Ouattara honed his skills during two, week-long Christian Economic Development Institutes (CEDI) offered by the Chalmers Center in Ghana (2008) and Cote d'Ivoire (2009), which are part of the overall training process to become a member of the GFT, an international network of trainers established by the Chalmers Center. Reflecting on the GFT, Pastor Ouattara said, "The Chalmers Center has allowed me to improve my ministry by talking with other trainers throughout the world. It is very valuable to share new ideas and to receive encouragement from others who are involved in doing this kind of work in other countries."

Ouattara is one of the pastors at The Rock Church, a large and vibrant non-denominational congregation of about 500 in Abidjan, the commercial center of Cote d'Ivoire. The Rock Church has experienced explosive growth resulting in additional church plants since being founded seven years ago. Ouattara pursues a "tentmaker" ministry, earning income from outside the church to support his ministry activities and his family of five. Ouattara has worked for years as both a professional photographer and a partner in an animal husbandry business.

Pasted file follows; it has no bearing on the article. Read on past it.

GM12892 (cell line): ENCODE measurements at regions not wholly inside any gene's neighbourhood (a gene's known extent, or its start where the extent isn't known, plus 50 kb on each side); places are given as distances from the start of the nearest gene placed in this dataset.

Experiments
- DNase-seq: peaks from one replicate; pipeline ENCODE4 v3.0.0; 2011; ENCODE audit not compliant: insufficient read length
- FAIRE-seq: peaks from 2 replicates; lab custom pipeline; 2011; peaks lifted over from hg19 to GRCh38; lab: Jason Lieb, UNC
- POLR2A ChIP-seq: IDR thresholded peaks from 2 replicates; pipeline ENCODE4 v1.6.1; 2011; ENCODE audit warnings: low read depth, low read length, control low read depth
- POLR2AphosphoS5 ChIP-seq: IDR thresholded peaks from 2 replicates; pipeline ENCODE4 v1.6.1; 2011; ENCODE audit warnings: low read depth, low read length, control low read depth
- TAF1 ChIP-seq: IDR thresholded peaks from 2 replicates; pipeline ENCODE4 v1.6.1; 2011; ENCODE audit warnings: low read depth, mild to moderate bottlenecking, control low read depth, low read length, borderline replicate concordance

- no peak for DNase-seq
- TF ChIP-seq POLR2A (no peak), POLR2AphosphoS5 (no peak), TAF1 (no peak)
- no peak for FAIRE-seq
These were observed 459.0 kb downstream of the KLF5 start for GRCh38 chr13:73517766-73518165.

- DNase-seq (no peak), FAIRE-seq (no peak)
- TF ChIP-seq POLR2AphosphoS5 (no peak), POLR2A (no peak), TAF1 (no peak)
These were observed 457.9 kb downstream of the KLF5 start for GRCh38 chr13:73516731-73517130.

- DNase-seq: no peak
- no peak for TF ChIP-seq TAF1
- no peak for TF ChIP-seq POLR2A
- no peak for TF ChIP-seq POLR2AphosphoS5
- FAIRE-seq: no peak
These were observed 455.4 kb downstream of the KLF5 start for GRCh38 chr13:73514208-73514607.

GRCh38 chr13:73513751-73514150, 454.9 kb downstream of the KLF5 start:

Ouattara's personal knowledge of business serves him well as he provides economic development training in conjunction with the Chalmers Center. A primary goal of his training is to equip churches to promote savings and credit associations (SCAs), especially in the poverty-stricken rural areas of his country, where banks and traditional microfinance initiatives are unable to reach even in the best of times.